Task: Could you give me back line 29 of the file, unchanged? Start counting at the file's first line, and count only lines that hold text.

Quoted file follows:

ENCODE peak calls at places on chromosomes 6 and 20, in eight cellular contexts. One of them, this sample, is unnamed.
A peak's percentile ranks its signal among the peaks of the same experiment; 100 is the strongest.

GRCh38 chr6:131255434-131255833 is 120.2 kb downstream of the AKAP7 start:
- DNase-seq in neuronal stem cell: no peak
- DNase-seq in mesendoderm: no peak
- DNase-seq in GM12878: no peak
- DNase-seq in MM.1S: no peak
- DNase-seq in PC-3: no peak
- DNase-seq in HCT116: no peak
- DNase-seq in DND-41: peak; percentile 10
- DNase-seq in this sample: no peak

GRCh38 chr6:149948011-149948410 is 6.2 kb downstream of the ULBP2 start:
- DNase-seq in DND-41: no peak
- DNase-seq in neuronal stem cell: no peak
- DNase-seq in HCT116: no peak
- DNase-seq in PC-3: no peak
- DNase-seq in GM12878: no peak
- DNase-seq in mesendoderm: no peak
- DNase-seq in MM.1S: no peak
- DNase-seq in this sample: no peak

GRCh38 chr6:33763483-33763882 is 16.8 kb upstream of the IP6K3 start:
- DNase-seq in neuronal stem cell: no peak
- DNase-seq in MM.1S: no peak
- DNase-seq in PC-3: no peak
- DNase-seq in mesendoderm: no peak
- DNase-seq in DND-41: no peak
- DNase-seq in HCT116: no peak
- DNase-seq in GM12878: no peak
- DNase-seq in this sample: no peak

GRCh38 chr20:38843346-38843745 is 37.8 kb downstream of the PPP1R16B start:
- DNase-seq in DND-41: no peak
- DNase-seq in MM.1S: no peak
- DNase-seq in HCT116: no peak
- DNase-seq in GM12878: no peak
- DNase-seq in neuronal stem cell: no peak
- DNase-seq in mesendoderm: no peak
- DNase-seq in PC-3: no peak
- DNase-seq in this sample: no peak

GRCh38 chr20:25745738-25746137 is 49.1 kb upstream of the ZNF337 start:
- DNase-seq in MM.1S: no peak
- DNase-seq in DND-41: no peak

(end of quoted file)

- DNase-seq in this sample: no peak